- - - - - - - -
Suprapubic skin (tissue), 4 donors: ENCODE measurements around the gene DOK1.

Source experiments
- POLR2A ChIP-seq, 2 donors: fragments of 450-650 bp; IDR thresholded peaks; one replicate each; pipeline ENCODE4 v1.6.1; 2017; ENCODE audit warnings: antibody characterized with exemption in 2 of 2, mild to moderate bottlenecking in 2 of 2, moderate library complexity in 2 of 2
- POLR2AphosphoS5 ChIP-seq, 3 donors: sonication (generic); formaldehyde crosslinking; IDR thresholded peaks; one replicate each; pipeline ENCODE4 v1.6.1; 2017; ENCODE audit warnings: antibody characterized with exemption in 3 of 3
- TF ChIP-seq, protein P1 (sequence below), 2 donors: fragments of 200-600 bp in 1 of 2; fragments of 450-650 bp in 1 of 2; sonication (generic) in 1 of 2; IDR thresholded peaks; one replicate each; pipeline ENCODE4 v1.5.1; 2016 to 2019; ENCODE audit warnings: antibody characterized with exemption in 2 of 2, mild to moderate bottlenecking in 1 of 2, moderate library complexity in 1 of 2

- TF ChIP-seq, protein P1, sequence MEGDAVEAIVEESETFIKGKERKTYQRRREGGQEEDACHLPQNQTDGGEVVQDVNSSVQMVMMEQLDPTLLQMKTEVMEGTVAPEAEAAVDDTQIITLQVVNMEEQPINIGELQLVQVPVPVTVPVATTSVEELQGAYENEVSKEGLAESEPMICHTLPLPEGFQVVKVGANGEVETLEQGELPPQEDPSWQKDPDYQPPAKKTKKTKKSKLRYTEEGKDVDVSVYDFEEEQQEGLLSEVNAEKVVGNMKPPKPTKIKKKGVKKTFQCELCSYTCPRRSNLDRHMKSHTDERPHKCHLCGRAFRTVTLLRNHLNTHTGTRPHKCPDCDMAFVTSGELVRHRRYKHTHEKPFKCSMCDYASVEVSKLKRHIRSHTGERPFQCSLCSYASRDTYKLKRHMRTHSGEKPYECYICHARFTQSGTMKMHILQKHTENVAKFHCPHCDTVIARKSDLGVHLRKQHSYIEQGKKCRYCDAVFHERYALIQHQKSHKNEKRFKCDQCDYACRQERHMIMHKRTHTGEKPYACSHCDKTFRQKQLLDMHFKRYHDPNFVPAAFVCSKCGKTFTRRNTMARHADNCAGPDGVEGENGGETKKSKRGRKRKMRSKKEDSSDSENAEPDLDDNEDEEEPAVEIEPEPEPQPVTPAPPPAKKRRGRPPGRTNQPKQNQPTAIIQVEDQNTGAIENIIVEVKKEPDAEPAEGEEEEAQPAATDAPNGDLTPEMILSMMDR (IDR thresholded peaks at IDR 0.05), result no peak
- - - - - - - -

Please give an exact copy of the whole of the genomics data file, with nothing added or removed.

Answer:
Suprapubic skin (tissue), 4 donors: ENCODE measurements around the gene DOK1.

Source experiments
- POLR2A ChIP-seq, 2 donors: fragments of 450-650 bp; IDR thresholded peaks; one replicate each; pipeline ENCODE4 v1.6.1; 2017; ENCODE audit warnings: antibody characterized with exemption in 2 of 2, mild to moderate bottlenecking in 2 of 2, moderate library complexity in 2 of 2
- POLR2AphosphoS5 ChIP-seq, 3 donors: sonication (generic); formaldehyde crosslinking; IDR thresholded peaks; one replicate each; pipeline ENCODE4 v1.6.1; 2017; ENCODE audit warnings: antibody characterized with exemption in 3 of 3
- TF ChIP-seq, protein P1 (sequence below), 2 donors: fragments of 200-600 bp in 1 of 2; fragments of 450-650 bp in 1 of 2; sonication (generic) in 1 of 2; IDR thresholded peaks; one replicate each; pipeline ENCODE4 v1.5.1; 2016 to 2019; ENCODE audit warnings: antibody characterized with exemption in 2 of 2, mild to moderate bottlenecking in 1 of 2, moderate library complexity in 1 of 2

- TF ChIP-seq, protein P1, sequence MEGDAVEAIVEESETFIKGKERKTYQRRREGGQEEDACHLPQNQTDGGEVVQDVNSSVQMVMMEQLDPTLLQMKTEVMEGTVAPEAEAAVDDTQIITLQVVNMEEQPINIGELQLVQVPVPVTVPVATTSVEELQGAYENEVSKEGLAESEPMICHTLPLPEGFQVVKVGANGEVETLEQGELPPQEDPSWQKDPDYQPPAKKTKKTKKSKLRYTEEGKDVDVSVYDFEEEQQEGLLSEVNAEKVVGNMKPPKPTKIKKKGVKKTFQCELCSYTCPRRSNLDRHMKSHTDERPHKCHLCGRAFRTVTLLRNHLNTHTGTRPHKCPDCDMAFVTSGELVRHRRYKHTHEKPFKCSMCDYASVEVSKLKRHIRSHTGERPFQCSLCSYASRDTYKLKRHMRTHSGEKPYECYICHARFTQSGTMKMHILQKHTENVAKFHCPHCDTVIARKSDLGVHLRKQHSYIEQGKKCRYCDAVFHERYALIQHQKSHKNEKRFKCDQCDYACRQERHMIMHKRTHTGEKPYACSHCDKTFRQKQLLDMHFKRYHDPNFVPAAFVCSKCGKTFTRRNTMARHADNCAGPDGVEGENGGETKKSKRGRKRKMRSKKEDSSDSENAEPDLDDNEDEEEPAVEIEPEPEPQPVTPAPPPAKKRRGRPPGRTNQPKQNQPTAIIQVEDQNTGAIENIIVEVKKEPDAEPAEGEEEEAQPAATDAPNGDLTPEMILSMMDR (IDR thresholded peaks at IDR 0.05), result no peak